I have attached a couple of review articles on the importance of dipteran pollinators. These have references to some comparisons between bees and flies.
        Message 3 of 11 , Dec 15, 2011

        I have attached a couple of review articles on the importance of dipteran pollinators.  These have references to some comparisons between bees and flies.  Hopefully you will be able to open them – if not, let me know and I’ll send the references.

         

        Kim Stoner

         

        From: beemonitoring@yahoogroups.com [mailto:beemonitoring@yahoogroups.com] On Behalf Of Robert Jean
        Sent: Thursday, December 15, 2011 3:06 PM
        To: Kenneth W McCravy; beemonitoring@yahoogroups.com
        Subject: Re: [beemonitoring] Bees vs. other pollinators

         

         

        Ken,

        The following is a good paper on pollinator efficiency; however it shows the generalist flies to be as effective as the specialist Andrena erigeniae on flowers of Claytonia virginica (Spring beauty). Motten, A. F., D. R. Campbell, et al. (1981). "Pollination effectiveness of specialist and generalist visitors to a North Carolina population of Claytonia virginica." Ecology 62(5): 1278-1287. No info on geographic variation here though

        Rob Jean

         


        From: Kenneth W McCravy <KW-McCravy@...>
        To: beemonitoring@yahoogroups.com
        Sent: Thursday, December 15, 2011 2:19 PM
        Subject: [beemonitoring] Bees vs. other pollinators

         

        Hi,

        I've heard it stated that bees are the most important group of pollinators. Can anyone suggest published studies comparing bees with other groups of pollinators in terms of efficiency, number of plant species pollinated, or other measures, and how this might vary geographically (maybe patterns related to latitude or altitude)?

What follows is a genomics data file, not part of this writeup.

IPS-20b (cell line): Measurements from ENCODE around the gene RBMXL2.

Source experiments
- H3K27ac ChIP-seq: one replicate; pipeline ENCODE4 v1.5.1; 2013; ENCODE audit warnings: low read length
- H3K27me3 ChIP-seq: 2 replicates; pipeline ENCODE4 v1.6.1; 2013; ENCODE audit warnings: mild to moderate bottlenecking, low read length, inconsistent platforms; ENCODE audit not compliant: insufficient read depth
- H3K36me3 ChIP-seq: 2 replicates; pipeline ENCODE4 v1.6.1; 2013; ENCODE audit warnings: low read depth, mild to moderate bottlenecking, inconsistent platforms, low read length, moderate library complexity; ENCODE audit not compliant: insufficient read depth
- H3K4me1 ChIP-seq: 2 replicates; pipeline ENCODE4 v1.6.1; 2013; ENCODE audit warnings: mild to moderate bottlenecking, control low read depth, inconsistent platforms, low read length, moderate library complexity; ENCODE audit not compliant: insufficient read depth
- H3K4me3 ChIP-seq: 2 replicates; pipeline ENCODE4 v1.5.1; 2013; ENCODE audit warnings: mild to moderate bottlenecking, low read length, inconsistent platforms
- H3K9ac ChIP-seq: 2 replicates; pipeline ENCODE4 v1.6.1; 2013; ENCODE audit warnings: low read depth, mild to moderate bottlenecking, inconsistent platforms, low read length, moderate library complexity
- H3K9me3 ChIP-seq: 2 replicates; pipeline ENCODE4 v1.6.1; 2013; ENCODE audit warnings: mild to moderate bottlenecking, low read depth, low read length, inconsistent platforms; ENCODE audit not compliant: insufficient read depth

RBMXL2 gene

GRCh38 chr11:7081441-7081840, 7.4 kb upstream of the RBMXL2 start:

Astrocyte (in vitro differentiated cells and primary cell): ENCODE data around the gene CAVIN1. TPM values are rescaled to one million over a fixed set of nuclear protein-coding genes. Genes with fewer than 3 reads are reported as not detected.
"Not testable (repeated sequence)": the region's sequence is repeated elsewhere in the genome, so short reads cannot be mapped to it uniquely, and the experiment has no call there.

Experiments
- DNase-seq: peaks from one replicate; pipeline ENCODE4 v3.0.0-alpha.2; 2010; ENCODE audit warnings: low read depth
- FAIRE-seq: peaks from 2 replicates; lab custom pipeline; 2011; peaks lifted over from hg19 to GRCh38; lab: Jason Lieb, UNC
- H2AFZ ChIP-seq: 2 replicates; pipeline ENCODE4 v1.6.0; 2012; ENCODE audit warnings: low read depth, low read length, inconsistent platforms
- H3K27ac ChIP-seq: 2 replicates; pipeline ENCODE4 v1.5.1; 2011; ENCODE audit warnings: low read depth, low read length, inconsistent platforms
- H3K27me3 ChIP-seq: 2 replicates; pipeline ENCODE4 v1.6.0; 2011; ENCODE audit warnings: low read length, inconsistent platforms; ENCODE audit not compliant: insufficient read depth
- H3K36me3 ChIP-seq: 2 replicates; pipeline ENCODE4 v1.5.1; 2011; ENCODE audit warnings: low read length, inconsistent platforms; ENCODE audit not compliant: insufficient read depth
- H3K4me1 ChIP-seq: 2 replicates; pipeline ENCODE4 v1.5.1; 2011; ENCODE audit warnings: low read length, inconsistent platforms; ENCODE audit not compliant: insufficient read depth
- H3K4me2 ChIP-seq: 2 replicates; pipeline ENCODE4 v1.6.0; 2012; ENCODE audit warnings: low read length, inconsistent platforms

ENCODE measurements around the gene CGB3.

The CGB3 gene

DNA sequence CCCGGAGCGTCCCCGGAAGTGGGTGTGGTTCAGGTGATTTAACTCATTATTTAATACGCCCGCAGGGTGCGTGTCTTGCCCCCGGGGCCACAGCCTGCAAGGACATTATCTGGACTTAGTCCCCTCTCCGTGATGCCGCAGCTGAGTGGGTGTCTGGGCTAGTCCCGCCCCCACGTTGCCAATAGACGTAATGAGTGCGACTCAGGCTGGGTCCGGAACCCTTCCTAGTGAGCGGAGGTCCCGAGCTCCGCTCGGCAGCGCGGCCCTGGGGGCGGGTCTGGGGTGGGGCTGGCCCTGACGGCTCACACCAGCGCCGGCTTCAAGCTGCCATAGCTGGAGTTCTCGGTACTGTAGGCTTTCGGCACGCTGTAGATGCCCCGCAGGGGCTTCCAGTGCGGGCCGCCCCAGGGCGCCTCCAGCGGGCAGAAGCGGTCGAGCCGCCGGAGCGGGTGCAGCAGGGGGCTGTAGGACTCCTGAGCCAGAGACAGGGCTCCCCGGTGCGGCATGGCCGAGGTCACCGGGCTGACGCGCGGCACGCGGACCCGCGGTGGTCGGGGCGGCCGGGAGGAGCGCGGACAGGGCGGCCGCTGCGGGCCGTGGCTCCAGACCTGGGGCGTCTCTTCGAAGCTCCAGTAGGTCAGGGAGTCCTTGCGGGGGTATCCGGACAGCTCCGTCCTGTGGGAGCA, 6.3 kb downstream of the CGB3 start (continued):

Thanks!
        Ken

        Kenneth W. McCravy, Ph.D.
        Professor
        Department of Biological Sciences
        Western Illinois University
        1 University Circle
        Macomb, IL 61455
        Phone: (309) 298-2160
        Fax: (309) 298-2270
        Email: KW-McCravy@...

         

      • Cane, Jim
        Bob, Ken and others- I agree, that is a splendid study, a great one for teaching and discussion. Something that most folks overlook in that paper, however,
        Message 4 of 11 , Dec 15, 2011
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          Bob, Ken and others- I agree, that is a splendid study, a great one for teaching and discussion.  Something that most folks overlook in that paper, however, but Motten reports, is that the specialist bee deposits more pollen than the fly when either is coming from a pistillate flower (that is, pollen carryover is great with the specialist).  It is a nice nuance, I think.